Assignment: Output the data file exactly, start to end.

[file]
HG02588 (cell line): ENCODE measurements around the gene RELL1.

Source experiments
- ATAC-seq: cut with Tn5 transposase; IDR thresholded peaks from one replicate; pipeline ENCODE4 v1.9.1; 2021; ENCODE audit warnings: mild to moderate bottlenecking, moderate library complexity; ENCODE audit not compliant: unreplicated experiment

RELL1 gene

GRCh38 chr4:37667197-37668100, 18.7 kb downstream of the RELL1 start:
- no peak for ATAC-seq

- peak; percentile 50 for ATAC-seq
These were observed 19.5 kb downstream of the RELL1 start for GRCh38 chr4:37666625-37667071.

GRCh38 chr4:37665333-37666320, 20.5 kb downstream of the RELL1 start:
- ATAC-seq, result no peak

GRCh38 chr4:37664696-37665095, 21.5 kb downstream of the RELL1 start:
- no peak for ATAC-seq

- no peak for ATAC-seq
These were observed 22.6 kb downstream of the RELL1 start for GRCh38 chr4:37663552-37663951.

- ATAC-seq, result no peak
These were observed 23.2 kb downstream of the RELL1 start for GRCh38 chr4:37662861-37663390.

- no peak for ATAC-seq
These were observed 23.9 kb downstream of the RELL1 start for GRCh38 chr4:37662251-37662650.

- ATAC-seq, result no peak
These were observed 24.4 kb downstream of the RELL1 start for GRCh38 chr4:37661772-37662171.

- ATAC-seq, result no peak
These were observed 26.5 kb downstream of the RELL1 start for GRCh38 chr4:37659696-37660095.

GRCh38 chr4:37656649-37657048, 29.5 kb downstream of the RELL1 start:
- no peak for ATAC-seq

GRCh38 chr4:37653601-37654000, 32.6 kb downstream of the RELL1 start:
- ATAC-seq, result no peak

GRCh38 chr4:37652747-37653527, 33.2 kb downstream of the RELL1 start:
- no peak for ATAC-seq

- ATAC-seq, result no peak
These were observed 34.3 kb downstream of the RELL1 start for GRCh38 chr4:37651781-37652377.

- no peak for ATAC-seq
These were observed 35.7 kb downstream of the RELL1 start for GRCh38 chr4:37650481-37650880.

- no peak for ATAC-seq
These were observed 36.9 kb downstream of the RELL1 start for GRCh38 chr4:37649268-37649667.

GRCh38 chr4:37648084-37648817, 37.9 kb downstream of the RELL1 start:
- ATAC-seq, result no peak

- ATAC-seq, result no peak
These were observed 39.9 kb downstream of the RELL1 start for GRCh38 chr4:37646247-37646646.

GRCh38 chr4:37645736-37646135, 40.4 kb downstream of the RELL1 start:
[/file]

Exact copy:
HG02588 (cell line): ENCODE measurements around the gene RELL1.

Source experiments
- ATAC-seq: cut with Tn5 transposase; IDR thresholded peaks from one replicate; pipeline ENCODE4 v1.9.1; 2021; ENCODE audit warnings: mild to moderate bottlenecking, moderate library complexity; ENCODE audit not compliant: unreplicated experiment

RELL1 gene

GRCh38 chr4:37667197-37668100, 18.7 kb downstream of the RELL1 start:
- no peak for ATAC-seq

- peak; percentile 50 for ATAC-seq
These were observed 19.5 kb downstream of the RELL1 start for GRCh38 chr4:37666625-37667071.

GRCh38 chr4:37665333-37666320, 20.5 kb downstream of the RELL1 start:
- ATAC-seq, result no peak

GRCh38 chr4:37664696-37665095, 21.5 kb downstream of the RELL1 start:
- no peak for ATAC-seq

- no peak for ATAC-seq
These were observed 22.6 kb downstream of the RELL1 start for GRCh38 chr4:37663552-37663951.

- ATAC-seq, result no peak
These were observed 23.2 kb downstream of the RELL1 start for GRCh38 chr4:37662861-37663390.

- no peak for ATAC-seq
These were observed 23.9 kb downstream of the RELL1 start for GRCh38 chr4:37662251-37662650.

- ATAC-seq, result no peak
These were observed 24.4 kb downstream of the RELL1 start for GRCh38 chr4:37661772-37662171.

- ATAC-seq, result no peak
These were observed 26.5 kb downstream of the RELL1 start for GRCh38 chr4:37659696-37660095.

GRCh38 chr4:37656649-37657048, 29.5 kb downstream of the RELL1 start:
- no peak for ATAC-seq

GRCh38 chr4:37653601-37654000, 32.6 kb downstream of the RELL1 start:
- ATAC-seq, result no peak

GRCh38 chr4:37652747-37653527, 33.2 kb downstream of the RELL1 start:
- no peak for ATAC-seq

- ATAC-seq, result no peak
These were observed 34.3 kb downstream of the RELL1 start for GRCh38 chr4:37651781-37652377.

- no peak for ATAC-seq
These were observed 35.7 kb downstream of the RELL1 start for GRCh38 chr4:37650481-37650880.

- no peak for ATAC-seq
These were observed 36.9 kb downstream of the RELL1 start for GRCh38 chr4:37649268-37649667.

GRCh38 chr4:37648084-37648817, 37.9 kb downstream of the RELL1 start:
- ATAC-seq, result no peak

- ATAC-seq, result no peak
These were observed 39.9 kb downstream of the RELL1 start for GRCh38 chr4:37646247-37646646.

GRCh38 chr4:37645736-37646135, 40.4 kb downstream of the RELL1 start: